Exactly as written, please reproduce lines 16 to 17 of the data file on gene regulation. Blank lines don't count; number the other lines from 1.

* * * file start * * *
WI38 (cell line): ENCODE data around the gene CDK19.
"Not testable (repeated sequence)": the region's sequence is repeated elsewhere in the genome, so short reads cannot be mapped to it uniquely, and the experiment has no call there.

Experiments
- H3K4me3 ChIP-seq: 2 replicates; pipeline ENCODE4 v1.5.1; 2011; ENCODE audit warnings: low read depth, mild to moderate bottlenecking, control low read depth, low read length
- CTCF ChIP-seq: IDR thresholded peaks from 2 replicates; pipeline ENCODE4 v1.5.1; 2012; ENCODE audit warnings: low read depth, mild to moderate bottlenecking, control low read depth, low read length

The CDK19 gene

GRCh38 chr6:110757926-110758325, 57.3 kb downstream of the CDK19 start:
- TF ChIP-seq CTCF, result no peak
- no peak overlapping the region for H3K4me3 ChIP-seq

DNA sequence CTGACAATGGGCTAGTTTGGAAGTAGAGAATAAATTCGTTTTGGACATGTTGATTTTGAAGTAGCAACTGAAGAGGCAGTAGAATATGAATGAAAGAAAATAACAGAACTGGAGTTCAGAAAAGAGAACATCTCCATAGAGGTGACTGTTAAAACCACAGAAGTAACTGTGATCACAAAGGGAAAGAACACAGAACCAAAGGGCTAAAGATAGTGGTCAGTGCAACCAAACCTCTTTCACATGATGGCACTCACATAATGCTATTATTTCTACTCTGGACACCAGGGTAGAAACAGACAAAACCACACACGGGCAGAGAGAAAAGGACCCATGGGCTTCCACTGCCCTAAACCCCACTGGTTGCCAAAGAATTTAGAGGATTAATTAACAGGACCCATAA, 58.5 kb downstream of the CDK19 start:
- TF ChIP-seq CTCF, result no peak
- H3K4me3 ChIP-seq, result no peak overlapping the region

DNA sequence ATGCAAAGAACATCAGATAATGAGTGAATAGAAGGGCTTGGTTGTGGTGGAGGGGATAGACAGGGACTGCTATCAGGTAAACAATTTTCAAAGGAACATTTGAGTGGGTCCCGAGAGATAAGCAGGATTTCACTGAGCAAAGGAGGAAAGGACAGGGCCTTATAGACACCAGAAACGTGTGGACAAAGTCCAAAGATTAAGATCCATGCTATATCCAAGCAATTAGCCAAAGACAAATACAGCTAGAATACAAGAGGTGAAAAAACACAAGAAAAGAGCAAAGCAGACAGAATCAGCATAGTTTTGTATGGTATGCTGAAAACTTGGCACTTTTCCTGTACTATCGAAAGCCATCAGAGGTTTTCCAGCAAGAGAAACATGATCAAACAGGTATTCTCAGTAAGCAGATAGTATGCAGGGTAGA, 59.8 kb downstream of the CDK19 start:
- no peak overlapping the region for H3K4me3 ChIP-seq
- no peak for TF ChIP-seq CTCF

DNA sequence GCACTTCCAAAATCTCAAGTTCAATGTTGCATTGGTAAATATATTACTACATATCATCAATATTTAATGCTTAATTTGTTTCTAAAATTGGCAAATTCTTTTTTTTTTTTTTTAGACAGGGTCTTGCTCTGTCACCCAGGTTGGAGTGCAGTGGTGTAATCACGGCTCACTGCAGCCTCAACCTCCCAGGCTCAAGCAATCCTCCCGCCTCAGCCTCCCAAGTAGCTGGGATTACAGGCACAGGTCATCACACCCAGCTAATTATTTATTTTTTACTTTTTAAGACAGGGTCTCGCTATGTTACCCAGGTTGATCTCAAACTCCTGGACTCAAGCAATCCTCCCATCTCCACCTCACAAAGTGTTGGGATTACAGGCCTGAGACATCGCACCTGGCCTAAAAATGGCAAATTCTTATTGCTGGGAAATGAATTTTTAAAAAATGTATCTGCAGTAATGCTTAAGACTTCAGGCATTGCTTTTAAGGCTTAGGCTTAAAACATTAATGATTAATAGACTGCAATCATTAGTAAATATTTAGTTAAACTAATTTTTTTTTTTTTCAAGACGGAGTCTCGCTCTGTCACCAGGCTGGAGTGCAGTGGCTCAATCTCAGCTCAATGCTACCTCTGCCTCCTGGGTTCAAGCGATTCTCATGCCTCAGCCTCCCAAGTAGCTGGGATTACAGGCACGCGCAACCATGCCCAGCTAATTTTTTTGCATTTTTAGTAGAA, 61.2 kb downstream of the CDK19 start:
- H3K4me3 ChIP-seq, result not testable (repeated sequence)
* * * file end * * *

DNA sequence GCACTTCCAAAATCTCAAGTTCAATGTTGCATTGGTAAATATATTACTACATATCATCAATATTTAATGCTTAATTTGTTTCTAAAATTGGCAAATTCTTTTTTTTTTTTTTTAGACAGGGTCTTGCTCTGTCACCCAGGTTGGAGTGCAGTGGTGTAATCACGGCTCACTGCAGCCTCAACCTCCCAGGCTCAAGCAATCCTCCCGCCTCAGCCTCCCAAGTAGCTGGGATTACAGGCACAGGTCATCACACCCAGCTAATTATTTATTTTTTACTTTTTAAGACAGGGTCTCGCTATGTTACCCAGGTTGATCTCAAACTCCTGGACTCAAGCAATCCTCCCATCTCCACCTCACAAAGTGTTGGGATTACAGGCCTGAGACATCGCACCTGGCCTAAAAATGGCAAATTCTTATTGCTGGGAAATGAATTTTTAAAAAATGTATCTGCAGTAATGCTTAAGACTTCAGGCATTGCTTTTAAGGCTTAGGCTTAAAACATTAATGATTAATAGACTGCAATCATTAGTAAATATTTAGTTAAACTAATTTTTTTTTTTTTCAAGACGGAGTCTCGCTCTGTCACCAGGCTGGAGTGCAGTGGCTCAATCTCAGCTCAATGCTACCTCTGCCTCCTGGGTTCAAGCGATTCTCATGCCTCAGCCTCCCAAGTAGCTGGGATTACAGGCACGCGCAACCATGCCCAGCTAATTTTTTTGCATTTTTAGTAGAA, 61.2 kb downstream of the CDK19 start:
- H3K4me3 ChIP-seq, result not testable (repeated sequence)